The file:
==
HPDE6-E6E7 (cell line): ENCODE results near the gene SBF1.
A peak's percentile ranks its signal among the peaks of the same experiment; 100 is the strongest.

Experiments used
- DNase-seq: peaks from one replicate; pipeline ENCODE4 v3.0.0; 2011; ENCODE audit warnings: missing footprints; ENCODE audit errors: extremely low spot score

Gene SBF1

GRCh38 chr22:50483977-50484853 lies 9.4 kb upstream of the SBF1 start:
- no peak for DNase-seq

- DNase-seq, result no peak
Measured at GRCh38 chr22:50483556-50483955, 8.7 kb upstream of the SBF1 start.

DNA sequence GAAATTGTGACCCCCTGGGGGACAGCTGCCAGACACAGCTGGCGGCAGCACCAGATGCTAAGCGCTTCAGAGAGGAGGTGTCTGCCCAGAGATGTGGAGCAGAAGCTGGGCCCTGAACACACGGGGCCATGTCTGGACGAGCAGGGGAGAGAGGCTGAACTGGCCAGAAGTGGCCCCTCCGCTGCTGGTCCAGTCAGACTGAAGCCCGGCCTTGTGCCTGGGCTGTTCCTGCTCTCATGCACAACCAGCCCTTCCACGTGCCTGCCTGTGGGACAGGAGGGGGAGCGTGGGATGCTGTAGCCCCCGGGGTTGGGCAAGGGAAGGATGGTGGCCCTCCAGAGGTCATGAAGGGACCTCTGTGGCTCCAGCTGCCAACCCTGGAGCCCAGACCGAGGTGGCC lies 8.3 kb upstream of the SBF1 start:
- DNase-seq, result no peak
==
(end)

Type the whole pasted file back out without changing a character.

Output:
HPDE6-E6E7 (cell line): ENCODE results near the gene SBF1.
A peak's percentile ranks its signal among the peaks of the same experiment; 100 is the strongest.

Experiments used
- DNase-seq: peaks from one replicate; pipeline ENCODE4 v3.0.0; 2011; ENCODE audit warnings: missing footprints; ENCODE audit errors: extremely low spot score

Gene SBF1

GRCh38 chr22:50483977-50484853 lies 9.4 kb upstream of the SBF1 start:
- no peak for DNase-seq

- DNase-seq, result no peak
Measured at GRCh38 chr22:50483556-50483955, 8.7 kb upstream of the SBF1 start.

DNA sequence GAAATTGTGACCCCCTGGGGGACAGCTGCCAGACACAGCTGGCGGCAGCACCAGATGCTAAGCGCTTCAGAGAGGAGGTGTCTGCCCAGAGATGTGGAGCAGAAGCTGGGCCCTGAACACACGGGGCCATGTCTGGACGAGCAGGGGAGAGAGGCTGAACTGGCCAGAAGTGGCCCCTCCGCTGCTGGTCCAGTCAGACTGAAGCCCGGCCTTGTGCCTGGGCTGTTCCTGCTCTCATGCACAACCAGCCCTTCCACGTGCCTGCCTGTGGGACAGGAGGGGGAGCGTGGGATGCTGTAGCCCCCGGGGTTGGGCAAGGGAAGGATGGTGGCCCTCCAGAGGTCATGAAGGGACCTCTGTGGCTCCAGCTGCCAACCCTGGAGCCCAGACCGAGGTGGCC lies 8.3 kb upstream of the SBF1 start:
- DNase-seq, result no peak